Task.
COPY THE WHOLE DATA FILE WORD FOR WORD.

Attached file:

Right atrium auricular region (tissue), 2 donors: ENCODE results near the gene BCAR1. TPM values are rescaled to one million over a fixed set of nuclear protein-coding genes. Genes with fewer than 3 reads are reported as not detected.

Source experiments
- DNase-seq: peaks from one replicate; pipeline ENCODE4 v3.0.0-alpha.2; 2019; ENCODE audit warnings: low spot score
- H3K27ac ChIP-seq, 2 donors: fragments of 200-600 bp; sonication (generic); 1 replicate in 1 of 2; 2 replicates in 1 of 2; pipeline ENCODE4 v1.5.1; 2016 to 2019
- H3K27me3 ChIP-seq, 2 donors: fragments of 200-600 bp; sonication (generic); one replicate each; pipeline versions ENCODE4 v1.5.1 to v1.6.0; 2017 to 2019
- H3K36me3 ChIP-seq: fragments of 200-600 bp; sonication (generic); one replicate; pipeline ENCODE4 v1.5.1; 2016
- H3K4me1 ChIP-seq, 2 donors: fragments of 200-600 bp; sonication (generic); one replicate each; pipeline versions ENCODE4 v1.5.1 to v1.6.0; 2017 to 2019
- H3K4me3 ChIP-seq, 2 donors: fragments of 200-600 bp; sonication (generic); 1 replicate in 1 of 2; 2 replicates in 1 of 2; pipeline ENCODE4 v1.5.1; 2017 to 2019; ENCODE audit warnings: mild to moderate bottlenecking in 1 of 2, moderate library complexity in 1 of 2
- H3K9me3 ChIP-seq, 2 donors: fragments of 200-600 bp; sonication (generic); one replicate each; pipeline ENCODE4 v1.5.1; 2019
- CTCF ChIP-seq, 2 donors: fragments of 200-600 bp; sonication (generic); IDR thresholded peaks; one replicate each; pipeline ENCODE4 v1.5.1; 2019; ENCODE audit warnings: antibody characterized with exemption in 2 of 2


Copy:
Right atrium auricular region (tissue), 2 donors: ENCODE results near the gene BCAR1. TPM values are rescaled to one million over a fixed set of nuclear protein-coding genes. Genes with fewer than 3 reads are reported as not detected.

Source experiments
- DNase-seq: peaks from one replicate; pipeline ENCODE4 v3.0.0-alpha.2; 2019; ENCODE audit warnings: low spot score
- H3K27ac ChIP-seq, 2 donors: fragments of 200-600 bp; sonication (generic); 1 replicate in 1 of 2; 2 replicates in 1 of 2; pipeline ENCODE4 v1.5.1; 2016 to 2019
- H3K27me3 ChIP-seq, 2 donors: fragments of 200-600 bp; sonication (generic); one replicate each; pipeline versions ENCODE4 v1.5.1 to v1.6.0; 2017 to 2019
- H3K36me3 ChIP-seq: fragments of 200-600 bp; sonication (generic); one replicate; pipeline ENCODE4 v1.5.1; 2016
- H3K4me1 ChIP-seq, 2 donors: fragments of 200-600 bp; sonication (generic); one replicate each; pipeline versions ENCODE4 v1.5.1 to v1.6.0; 2017 to 2019
- H3K4me3 ChIP-seq, 2 donors: fragments of 200-600 bp; sonication (generic); 1 replicate in 1 of 2; 2 replicates in 1 of 2; pipeline ENCODE4 v1.5.1; 2017 to 2019; ENCODE audit warnings: mild to moderate bottlenecking in 1 of 2, moderate library complexity in 1 of 2
- H3K9me3 ChIP-seq, 2 donors: fragments of 200-600 bp; sonication (generic); one replicate each; pipeline ENCODE4 v1.5.1; 2019
- CTCF ChIP-seq, 2 donors: fragments of 200-600 bp; sonication (generic); IDR thresholded peaks; one replicate each; pipeline ENCODE4 v1.5.1; 2019; ENCODE audit warnings: antibody characterized with exemption in 2 of 2